Biodiversity and Livelihood: Lessons from Community Research in India

Creating an Economic Stake in Conservation: A Case of Sustainable Fishery Resource Management from Godavari Mangrove Wetlands of Andhra Pradesh

Author(s): R. Ramasubramanian, V. Selvam and N. Anil Kumar

Pp: 66-76 (11)

DOI: 10.2174/9789811482151120010009

* (Excluding Mailing and Handling)


Mangrove ecosystem is one of the most productive coastal ecosystems providing multiple benefits to the coastal community. Mangrove forests provide more than 70 direct benefits ranging from fuel wood to fisheries resources to the coastal community. Mangrove wetlands act as spawning and nursery ground for various marine fishes, shellfishes and crustaceans with due presence of detritus. The high organic matter in the mangrove ecosystem enhances the fishery production. Since, mangrove wetlands provide livelihood to the coastal fishermen living near the mangrove wetland, the study was carried out in the Godavari mangrove wetland. The total landing from the five fish landing centres in the Godavari mangrove wetland showed that about 1,550.8 tonnes of total fishery resources were caught by 45,075 motorized and 16,572 non-motorized boats during the study period between February and December 2012. The average catch by the motorized and non-motorized boat catch per day was 23.84 kg and 20.61 kg respectively. In the group wise fishes, the fin fish catch was high while in the species wise catch, shrimps dominated the catch with a total of 195 tonnes, accounting for 13% of the total catch, followed by Mullets (11%), Crabs (10%) and molluscan shells (9%). The fish catch during summer was generally low and higher in pre-monsoon season (June).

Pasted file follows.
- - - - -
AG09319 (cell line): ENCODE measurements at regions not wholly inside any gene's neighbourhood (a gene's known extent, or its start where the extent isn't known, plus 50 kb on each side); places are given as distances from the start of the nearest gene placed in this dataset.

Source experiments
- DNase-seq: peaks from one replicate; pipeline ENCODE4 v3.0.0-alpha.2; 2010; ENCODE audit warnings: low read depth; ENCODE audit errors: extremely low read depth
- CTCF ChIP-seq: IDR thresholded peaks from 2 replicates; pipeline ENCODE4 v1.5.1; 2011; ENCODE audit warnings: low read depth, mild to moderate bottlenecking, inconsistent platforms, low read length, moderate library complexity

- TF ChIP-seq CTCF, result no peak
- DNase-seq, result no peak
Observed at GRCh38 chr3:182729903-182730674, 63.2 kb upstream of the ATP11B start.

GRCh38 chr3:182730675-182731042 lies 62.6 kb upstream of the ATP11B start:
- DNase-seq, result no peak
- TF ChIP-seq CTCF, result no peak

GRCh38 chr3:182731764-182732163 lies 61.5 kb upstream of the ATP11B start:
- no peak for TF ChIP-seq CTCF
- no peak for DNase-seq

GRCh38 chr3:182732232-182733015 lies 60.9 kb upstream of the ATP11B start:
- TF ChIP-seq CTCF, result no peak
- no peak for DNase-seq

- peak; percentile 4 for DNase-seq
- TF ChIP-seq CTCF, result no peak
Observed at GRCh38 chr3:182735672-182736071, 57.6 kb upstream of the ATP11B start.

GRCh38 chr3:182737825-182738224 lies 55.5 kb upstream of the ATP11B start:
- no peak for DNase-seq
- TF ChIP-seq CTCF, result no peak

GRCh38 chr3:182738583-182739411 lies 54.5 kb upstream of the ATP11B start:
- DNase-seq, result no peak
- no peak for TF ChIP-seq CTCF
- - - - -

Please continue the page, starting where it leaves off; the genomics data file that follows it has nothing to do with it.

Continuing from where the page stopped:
Keywords: Finfish, Fishery resources, Livelihood, Mangrove ecosystem, Motorised boats, Non-motorised boats, Shrimp.

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